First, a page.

The Co-op Group has turned a £255m loss in 2013 into a profit of £124m last year despite a fall in group revenues.
Revenue fell from £9.7bn to £9.4bn during the year, but the group benefitted from a £30m reduction in central corporate costs and one-off gains from the disposal of its pharmacy and farms businesses.
Group profits before member payments (the equivalent of pre-tax profit) was back in the black at £124m, though underlying operating profit slipped from £177m to £172m. The Co-op said the results reflected robust performances in food and funerals, offset by losses in general insurance
Its core food convenience business delivers like-for-like sales increase of 3.2%, with like-for-like sales up 0.4% overall for the food business
Chief executive Richard Pennycook hailed the “solid progress” the group made last year. “The hard work of Rebuilding The Co-operative Group for the next generation, and restoring it to its rightful place at the heart of communities up and down the UK, is now underway.
“A significant element of our 2014 profit relates to one-off disposal gains on the sale of our Farms and Pharmacy businesses and property disposals. Without these we would, at best, have broken even. Against that backdrop, and given the need to invest in all our businesses, the Board will not be recommending a dividend to members and believes that a resumption of dividend payments is unlikely until the rebuild phase is complete and we have returned to sustainable profitable growth.”
Meat producer Cranswick has issued a full year trading update, revealing that underlying volumes were 4% up in the fourth quarter. However, this only boosted underlying sales by 1% given that lower input costs had been passed on to customers. Total sales in the final quarter were 4% higher and 1% higher for the full financial year.
Cranswick expects profitability to be “in line with its expectations” when it reports its full-year results on 18 May, noting that: “With experienced management at all levels of the Group, a strong range of products, a well-invested asset base and a robust financial position, the board remains confident in the continued long-term success and development of the business.”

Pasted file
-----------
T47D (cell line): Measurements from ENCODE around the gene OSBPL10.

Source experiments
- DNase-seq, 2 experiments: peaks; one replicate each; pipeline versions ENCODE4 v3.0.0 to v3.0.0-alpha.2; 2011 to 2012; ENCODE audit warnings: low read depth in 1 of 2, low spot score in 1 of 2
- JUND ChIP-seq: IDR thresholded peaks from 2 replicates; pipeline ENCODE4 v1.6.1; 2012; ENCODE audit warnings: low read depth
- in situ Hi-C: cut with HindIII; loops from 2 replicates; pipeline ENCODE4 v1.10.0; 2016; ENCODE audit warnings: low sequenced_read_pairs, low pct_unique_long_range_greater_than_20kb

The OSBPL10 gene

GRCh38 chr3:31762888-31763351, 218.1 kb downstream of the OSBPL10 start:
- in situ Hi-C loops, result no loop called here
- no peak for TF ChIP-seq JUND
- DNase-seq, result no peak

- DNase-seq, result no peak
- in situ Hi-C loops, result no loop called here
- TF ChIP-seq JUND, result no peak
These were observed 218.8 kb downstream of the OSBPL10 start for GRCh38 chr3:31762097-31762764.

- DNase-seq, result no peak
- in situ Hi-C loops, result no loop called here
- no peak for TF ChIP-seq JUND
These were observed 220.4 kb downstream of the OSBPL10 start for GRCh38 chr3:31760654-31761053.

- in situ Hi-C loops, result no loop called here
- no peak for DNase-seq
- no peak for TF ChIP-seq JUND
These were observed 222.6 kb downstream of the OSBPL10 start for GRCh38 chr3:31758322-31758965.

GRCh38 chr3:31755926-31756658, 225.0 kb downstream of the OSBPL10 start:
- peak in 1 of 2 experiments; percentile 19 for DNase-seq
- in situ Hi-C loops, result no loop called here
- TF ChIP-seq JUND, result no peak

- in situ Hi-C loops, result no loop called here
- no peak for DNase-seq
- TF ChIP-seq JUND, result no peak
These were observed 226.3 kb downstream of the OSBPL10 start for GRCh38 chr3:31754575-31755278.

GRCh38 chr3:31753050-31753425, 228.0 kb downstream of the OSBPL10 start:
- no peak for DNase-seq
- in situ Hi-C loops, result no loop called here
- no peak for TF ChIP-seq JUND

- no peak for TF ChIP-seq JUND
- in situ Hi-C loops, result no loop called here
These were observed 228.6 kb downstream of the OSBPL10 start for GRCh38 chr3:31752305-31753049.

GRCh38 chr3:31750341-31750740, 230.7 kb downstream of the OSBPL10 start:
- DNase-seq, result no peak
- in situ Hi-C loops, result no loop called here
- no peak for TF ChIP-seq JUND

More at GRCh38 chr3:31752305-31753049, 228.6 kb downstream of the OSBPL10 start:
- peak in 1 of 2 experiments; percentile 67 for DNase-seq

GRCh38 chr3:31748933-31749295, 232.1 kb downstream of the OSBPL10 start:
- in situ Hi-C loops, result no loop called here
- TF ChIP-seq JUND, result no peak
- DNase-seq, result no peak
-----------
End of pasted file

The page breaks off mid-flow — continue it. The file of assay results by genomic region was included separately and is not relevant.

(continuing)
There’s also a short trading update from PZ Cussons this morning, with the consumer goods firm saying performance “has been in line with expectations” during the period from 28 January to 8 April. In its largest market, Nigeria, the naira exchange rate is currently stable following a further devaluation in the period, and trading has “resumed as normal following a short period of lost trading days during the presidential election process”.
Elsewhere, Cargill’s purchase of soybean refining business Zamanita has moved a step closer after Zambeef shareholders unanimously approve deal
The market has opened up this morning, with Sainsbury’s, GlaxoSmithKline, Reckitt Benckiser and Unilever all up by 1% or more in early trading so far. Cranswick is 1.7% up at 1,424p after its full year trading update.
Yesterday in the City
It was a less dramatic day in the City yesterday as an early rally that saw the FTSE break through the 7,000pts barrier again tailed off as the day wore on to leave most stocks largely unmoved.
The FTSE 100 ended the day edging down 24pts to 6,937pts as investor sentiment soured on oil giant Shell after the announcement of its takeover of fellow FTSE 100 constituent BG Group.
In the grocery sector, the main moves were related to the release of the latest Kantar Worldpanel data. While most headlines were grabbed by Aldi moving above Waitrose in terms of market share, Sainsbury’s was boosted by Kantar showing a return to sales growth over the 12-weeks to 29 March.
Sainsbury’s (SBRY) was up 1.1% to 272.4 after Kantar found a 0.2% sales rise – its first rise since August. Tesco (TSCO) fell 1.7% to 246.8p after Kantar found a 0.3% sales growth during the period, implying continued like-for-like sales falls given the supermarket’s weak 2014 comparatives.